- Logic Pro X (trial running) - Still trying to figure out what I think about Logic. As an Apple fan I'm almosted tempted to say that Logic is "too Apple"? In the sense of things being slightly less efficient for the sake of being nicer.

DAWs I don't really consider:

- FL Studio - I tried really hard to like FL, but the way it handles MIDI in VST plugins seems insane. Every other DAW can auto-bind modwheel/expression in Kontakt, FL somehow can't. MIDI learn is extremely weird too (I know you can use the "Link Parameter" thing, but it's just way more inconvenient than any other DAW).
- Pro Tools - Everyone says how great it is at recording and audio, I don't care about either.
- Ableton Live - I don't like the session view and I don't care about doing anything live.
- Cakewalk - Every time I tried it it felt like it's trying to just clone Cubase including all of it's UI and icons, and I don't really trust Bandlab giving it away for free.
- Reason - People joke all the time that "Reason is the DAW you use if you don't know what a DAW is". It seems a lot of its power comes from the builtin stuff, which I don't care about, as I already have enough of my own instruments. I also remember it didn't even have multitrack MIDI editing a few years ago.

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I guess my biggest question is about the more advanced stuff I haven't had much time to evalute yet, especially since I only have the shitty licenses of each of the DAWs. For example, how do MIDI effects compare between Cubase, Bitwig, Studio One and Logic?

I'm also not sure how useful these advanced MIDI things actually are. Do people end up using chord tracks with arpeggiators and midi delays and stuff, or is it just shiny stuff that ultimately ends up being useless? I know the real answer is "just try it and see what works for you", but I'd much prefer knowing the opinions of people using these things who either figured out it's the best thing ever, or that it's ultimately useless.

If I had a gun pointed to my head and had to choose I'd probably buy Cubase, but at the same time I feel that I'd need that gun pointed to my head to make that decision, especially considering the e-Licenser. But maybe it's worth it? Or is it?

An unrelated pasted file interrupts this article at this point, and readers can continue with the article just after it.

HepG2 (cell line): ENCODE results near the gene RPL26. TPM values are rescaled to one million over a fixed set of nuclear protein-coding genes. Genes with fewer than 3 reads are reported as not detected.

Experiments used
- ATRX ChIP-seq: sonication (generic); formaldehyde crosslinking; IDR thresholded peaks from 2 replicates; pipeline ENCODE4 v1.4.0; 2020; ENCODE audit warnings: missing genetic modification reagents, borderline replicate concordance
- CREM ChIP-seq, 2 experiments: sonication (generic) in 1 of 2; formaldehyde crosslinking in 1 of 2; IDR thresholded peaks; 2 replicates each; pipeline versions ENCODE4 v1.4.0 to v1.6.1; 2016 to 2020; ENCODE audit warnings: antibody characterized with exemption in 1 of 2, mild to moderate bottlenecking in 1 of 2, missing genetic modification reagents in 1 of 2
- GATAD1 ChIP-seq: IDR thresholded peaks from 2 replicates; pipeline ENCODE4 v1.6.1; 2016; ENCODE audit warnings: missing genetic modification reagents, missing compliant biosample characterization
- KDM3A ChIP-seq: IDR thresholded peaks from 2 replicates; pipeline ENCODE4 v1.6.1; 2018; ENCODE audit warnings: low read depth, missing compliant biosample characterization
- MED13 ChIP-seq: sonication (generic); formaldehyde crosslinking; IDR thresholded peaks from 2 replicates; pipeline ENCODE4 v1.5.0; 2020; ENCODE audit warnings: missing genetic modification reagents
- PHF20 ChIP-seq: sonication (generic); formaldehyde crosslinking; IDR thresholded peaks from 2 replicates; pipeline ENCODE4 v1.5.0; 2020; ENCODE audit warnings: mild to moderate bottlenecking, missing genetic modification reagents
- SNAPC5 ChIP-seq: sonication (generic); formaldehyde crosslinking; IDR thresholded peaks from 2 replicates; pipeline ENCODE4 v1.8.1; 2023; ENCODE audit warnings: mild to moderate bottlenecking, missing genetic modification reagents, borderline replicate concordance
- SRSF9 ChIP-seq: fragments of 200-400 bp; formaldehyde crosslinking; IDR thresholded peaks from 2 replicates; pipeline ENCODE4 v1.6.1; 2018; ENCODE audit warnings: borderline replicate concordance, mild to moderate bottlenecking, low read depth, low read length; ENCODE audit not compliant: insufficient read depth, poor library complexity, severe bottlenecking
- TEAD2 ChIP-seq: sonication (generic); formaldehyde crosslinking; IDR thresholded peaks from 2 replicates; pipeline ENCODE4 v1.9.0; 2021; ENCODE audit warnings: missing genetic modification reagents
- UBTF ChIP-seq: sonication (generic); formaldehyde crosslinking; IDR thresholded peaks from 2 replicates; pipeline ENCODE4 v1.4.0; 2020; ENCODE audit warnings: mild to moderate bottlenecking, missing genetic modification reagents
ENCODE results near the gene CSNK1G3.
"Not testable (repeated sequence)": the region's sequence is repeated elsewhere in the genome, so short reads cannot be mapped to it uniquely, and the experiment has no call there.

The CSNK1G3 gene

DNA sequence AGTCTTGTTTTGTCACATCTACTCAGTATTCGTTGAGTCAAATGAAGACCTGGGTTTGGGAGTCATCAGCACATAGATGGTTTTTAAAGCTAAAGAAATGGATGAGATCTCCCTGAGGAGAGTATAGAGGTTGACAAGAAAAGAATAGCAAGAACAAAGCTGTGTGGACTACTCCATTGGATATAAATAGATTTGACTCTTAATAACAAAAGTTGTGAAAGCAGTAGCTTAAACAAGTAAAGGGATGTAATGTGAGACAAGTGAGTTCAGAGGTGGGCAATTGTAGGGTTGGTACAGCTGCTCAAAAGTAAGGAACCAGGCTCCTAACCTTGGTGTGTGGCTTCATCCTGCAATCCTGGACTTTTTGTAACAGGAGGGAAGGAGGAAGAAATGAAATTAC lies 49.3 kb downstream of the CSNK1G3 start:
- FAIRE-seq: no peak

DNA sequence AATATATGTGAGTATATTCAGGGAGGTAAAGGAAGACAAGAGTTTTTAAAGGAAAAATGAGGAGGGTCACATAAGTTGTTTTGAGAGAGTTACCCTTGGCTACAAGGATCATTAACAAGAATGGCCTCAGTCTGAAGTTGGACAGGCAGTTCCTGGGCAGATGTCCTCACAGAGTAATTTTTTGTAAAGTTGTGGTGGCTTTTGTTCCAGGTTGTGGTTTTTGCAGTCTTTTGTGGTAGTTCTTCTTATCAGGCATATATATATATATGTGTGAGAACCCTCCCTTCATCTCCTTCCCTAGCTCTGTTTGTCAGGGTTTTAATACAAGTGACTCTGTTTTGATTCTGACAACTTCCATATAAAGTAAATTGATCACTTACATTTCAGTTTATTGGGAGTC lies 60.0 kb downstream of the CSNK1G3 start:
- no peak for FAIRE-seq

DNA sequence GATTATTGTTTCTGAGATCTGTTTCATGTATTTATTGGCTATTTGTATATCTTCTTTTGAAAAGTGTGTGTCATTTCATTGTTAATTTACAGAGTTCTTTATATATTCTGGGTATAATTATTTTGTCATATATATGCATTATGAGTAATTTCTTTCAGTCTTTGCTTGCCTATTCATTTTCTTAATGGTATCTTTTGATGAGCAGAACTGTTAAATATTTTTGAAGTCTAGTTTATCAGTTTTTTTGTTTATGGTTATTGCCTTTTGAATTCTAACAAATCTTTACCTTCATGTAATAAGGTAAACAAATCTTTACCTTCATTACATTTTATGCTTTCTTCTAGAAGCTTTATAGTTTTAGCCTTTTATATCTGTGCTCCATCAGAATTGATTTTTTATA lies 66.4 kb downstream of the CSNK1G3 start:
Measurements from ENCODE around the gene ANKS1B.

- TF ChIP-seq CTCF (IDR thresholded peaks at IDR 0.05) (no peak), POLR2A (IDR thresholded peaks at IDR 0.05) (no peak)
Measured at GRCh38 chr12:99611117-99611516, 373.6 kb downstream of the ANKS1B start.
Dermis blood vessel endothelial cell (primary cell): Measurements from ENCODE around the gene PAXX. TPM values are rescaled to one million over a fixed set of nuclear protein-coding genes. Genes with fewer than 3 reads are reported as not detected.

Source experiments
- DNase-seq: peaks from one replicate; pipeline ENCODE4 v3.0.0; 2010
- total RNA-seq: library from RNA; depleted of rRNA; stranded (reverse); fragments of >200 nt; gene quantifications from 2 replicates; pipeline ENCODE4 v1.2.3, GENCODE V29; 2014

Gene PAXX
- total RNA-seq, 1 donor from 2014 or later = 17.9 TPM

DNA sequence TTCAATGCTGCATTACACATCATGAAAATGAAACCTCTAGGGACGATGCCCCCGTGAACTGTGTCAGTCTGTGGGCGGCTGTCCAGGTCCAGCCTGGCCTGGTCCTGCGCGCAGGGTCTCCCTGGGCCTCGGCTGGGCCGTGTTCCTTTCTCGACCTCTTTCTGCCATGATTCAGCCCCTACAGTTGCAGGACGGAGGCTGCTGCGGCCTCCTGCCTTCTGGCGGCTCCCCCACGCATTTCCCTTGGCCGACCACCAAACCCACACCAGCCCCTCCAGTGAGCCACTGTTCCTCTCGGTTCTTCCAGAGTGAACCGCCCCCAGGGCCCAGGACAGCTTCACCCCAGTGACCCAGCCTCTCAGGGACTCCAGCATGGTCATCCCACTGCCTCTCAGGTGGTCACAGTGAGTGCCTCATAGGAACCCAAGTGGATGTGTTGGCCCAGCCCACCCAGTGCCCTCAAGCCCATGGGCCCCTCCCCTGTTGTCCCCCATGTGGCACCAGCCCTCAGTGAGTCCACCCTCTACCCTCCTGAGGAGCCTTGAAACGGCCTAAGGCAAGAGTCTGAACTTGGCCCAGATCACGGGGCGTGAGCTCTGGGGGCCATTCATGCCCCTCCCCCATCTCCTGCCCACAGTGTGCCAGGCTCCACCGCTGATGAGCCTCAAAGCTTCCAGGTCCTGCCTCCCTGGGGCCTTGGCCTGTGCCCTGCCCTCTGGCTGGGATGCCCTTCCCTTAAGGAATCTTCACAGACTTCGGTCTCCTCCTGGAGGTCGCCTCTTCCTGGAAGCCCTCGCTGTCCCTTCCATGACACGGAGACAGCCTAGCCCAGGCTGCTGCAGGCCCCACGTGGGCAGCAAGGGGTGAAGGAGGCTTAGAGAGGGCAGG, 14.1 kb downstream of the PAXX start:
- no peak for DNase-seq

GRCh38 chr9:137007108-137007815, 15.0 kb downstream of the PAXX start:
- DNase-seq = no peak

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darthdeus

darthdeus

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The session view (also Bitwig, Logic and DP have one) is actually a great tool for arranging stuff (your MIDI) and a really, really great looper.

Oh I didn't realize it would actually be useful for that. I thought the main benefit was that you record short clips and launch them based on need as the track is running. How is it used for arranging? Do you just record clips in it and then see what sounds good together, or do you use it as a "database" of clips you then re-use as you arrange the track?
 

ReleaseCandidate

Senior Member
Oh I didn't realize it would actually be useful for that. I thought the main benefit was that you record short clips and launch them based on need as the track is running. How is it used for arranging? Do you just record clips in it and then see what sounds good together, or do you use it as a "database" of clips you then re-use as you arrange the track?

First of all I use it to quickly hear some ideas against what I already have so far - I only need to press play for another clip instead of juggling them around on the timeline. So, yes, to hear what sounds good (or better ;) together.
And to play around with the order of clips, because not all have to have the same length, it's also way faster than messing around two to four tracks and 20 clips on the arranger.

And it's a great looper to record into.
 

AlexRuger

rewgs
MIDI is the God, I want to both program MIDI by hand and record MIDI from a keyboard. The thing I care most about is working with MIDI as efficiently and comfortably as possible.

Then you have two choices: Cubase, or doing the leg work to make Reaper's MIDI editing on par with Cubase's. Nothing else is going to satisfy what you're looking for due to this one thing alone.
 

Trash Panda

Clueless nitwit
Then you have two choices: Cubase, or doing the leg work to make Reaper's MIDI editing on par with Cubase's. Nothing else is going to satisfy what you're looking for due to this one thing alone.
Sounds more like he just wants Cubase without the dongle.
 
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darthdeus

darthdeus

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Sounds more like he just wants Cubase without the dongle.

In some sense maybe, but I also really dislike some of the UI quirks in Cubase. I know there's downsides to every DAW, but especially on Windows it's sometimes behaving so glitchy that I'm not sure if my computer is going insane or if it's just the way it is.

e.g. this window has its content somehow outside of the window itself

1608255106565.png

or the fact that quantizing lengths is hidden behind layers of menus while there are two other quantize menus available in other places. I'm just worried that if I stick to Cubase I'll find more and more of these things and ultimately find that something else has the same features, but not these issues (like Studio One or Bitwig?)
 

nas

Senior Member
As far as getting the most bang for your buck Logic Pro is unparalleled. You got a ton of excellent instruments and very good plugins all in one package for 200 USD which is very inexpensive comparatively - it's a great all in one solution and the MIDI capabilities are very powerful. You can't go wrong with Cubase either but won't get as much included in the package.